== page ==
Grass goes dormant (turns light brown) during dry spells. Dormancy enables grass to survive drought for about two months. However, if you’ll be using your lawn for parties or your pets or children will be playing on it, water it deeply once or twice a week.
Consider purchasing one of my Garden Hutches for storage of your lawn and garden equipment.
You wait to mow until the grass is so high you attach balloons to your pets so you can locate them when you let them out! But mowing to a correct height is necessary to maintain a healthy, vigorous lawn that can survive weeds, drought and heat. Most grass varieties respond well to one of the highest mower settings, which provide a 3- to 4-inch cut. Some varieties should be mowed at a lower setting: Zoysia and centipedegrass do well at a middle setting; bermudagrasses thrive at a setting for a 1½- to 2-inch cut.
You really don’t need to bag grass cuttings; they return nutrients to the soil, which is healthy for your lawn. Try altering the direction in which you mow every now and then to change the look of your lawn. And, last but by no means least, don’t neglect to tune up your mower, including blade sharpening, once every year.
A Western Red Cedar Garden Hutch provides excellent storage for your garden and lawn supplies and implements. GardenFurniturePatio.com sells three sizes of hutch, one of which should meet your needs. (Next: “Weed Control and Water Conservation”)
As summer progresses, your lawn becomes less green and, in heavily trafficked areas, thinner. A quick fix for bare spots is to apply a “patching” product containing seed, fertilizer and mulch. Larger bare areas require spreading grass seed. Prepare the area to be repaired by spreading a thin layer of lawn soil. Follow with the grass seed, and top this with starter fertilizer. This process should help your lawn repair quicker and thicker.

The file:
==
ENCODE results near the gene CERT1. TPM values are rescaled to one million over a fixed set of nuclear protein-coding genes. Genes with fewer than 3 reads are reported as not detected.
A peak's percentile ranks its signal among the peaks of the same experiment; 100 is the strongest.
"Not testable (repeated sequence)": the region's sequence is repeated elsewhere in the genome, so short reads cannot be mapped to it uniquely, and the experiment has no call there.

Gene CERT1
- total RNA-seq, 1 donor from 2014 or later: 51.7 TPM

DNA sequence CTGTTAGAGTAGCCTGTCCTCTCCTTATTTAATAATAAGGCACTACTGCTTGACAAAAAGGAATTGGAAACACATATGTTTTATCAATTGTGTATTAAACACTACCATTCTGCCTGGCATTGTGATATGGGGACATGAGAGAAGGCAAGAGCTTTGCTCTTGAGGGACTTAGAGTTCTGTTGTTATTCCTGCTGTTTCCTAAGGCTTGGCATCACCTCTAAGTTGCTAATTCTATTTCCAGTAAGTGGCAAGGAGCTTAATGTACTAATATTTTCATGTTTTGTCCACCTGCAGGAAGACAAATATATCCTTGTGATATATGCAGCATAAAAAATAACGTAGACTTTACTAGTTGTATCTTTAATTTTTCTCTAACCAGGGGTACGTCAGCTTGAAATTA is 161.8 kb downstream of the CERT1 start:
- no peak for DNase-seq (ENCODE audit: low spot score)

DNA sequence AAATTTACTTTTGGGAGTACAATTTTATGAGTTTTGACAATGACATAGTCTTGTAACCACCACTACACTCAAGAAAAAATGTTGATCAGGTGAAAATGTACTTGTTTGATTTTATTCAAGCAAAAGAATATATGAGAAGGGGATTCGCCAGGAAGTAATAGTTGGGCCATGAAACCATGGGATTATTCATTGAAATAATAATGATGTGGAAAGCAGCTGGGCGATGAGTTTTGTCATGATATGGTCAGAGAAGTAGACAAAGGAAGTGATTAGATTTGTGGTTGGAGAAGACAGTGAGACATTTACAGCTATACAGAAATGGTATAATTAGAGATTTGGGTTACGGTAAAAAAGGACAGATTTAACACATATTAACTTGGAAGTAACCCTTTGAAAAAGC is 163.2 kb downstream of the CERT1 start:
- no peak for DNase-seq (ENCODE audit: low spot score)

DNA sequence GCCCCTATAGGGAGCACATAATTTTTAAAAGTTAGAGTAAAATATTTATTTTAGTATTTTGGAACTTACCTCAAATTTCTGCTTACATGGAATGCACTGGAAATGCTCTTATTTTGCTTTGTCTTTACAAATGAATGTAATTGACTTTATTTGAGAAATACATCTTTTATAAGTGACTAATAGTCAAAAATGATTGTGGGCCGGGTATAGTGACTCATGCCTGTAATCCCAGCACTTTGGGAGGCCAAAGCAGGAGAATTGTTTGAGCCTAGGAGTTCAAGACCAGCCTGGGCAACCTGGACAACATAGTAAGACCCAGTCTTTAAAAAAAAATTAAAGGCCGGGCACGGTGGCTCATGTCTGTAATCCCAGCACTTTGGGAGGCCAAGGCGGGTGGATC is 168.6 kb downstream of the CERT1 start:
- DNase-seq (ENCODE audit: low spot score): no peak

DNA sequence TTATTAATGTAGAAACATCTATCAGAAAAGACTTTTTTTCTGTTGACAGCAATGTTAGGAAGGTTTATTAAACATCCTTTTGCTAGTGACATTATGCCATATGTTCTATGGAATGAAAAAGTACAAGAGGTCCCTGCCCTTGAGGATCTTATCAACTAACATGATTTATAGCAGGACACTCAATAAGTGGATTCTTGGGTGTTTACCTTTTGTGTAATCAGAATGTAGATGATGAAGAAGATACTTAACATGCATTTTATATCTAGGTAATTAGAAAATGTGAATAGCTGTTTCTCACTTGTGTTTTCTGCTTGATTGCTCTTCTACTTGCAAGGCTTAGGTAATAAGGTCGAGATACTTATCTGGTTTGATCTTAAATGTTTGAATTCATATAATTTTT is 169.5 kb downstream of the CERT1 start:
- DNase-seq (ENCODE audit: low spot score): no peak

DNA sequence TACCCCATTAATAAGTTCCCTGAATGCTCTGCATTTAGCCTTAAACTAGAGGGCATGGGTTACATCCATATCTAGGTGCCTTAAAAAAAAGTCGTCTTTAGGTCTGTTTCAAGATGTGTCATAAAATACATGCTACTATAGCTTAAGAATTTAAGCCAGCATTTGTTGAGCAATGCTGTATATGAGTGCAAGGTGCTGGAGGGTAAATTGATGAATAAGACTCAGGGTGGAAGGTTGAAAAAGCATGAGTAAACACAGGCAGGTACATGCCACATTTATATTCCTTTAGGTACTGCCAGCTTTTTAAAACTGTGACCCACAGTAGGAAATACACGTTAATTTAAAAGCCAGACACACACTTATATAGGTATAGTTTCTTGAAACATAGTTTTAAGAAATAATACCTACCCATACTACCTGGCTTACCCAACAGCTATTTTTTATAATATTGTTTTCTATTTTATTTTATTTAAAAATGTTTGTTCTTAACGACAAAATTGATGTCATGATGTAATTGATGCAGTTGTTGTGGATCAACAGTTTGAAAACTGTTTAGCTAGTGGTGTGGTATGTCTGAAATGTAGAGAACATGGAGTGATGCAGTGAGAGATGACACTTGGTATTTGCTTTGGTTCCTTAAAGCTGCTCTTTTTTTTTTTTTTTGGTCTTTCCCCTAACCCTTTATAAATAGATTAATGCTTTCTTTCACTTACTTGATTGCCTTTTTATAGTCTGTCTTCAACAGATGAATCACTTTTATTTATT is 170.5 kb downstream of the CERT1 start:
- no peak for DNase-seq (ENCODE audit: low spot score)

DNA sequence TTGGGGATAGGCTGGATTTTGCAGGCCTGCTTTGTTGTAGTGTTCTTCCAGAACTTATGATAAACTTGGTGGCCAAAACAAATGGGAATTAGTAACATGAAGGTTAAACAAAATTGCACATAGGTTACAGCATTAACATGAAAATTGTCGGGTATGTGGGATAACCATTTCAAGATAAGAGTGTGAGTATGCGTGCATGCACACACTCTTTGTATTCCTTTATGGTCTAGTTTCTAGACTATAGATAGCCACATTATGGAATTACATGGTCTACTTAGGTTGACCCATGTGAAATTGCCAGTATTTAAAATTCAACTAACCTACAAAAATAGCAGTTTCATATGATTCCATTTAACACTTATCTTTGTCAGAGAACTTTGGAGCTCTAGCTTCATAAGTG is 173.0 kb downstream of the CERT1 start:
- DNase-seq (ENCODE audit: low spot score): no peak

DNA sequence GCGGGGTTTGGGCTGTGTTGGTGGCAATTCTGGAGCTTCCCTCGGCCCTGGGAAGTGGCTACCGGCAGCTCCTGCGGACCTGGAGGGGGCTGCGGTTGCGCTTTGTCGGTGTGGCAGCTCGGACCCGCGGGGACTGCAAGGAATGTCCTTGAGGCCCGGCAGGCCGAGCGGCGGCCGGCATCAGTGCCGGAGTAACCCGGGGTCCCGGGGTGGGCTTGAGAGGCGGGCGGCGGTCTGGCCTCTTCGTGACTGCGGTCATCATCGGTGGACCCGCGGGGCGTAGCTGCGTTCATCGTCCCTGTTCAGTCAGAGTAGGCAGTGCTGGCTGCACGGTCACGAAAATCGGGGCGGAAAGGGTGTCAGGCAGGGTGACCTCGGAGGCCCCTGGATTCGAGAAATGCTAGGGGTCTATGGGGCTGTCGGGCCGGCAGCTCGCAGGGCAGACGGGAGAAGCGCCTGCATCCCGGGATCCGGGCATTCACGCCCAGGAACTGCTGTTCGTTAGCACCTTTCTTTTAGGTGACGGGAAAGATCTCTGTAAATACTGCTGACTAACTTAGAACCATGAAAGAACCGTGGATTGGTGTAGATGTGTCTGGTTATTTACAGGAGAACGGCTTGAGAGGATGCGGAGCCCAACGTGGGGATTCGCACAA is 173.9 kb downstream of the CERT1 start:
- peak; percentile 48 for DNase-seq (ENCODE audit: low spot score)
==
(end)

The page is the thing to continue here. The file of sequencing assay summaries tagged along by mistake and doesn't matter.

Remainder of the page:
The secret to a healthy, green expanse of lawn is nutrition; i.e., fertilization. When your lawn is healthy, it is better able to displace weeds and tolerate drought and wear and tear. A simple schedule for feeding your lawn is two to four times a year. If the weather is nice for outdoor activities (spring, early summer and fall), then feed the lawn.
A Western Red Cedar Garden Hutch provides excellent storage for your garden and lawn supplies and implements. GardenFurniturePatio.com sells three sizes of hutch, one of which should meet your needs. (Next: Don’t Neglect Mowing.)
17-year cicadas have returned! Their agenda: romance, sex, deafening noise and sudden death. After 17 years of subterranean snoozing, these colorful creatures return with one main goal: to lay eggs in woody plants.
Cicadas are emerging now. They will sing, mate and lay eggs in woody plants. “Soft” plants, such as perennials, annuals, tropicals and garden vegetables, should survive unscathed. Your woody plants … shrubs, ornamental trees and fruit trees … will suffer; many may die. The females favor oaks, maples, redbuds and cherry trees, although other species face the onslaught. Trees at the edges of woodlands seem to attract them more than in other areas. Experts say insecticides have little effect on cicadas; and you wouldn’t want a lot of poison being sprayed into the air anyway, would you?
If you want to protect small trees, try netting them. See www.bugoftheweek.com for a guide to netting. You’ll need to do this before they emerge in numbers; like, right about now! Have a fish pond? Keep it and its overarching garden bridge clean of bug carcasses, which can deplete oxygen levels in the water as they decompose.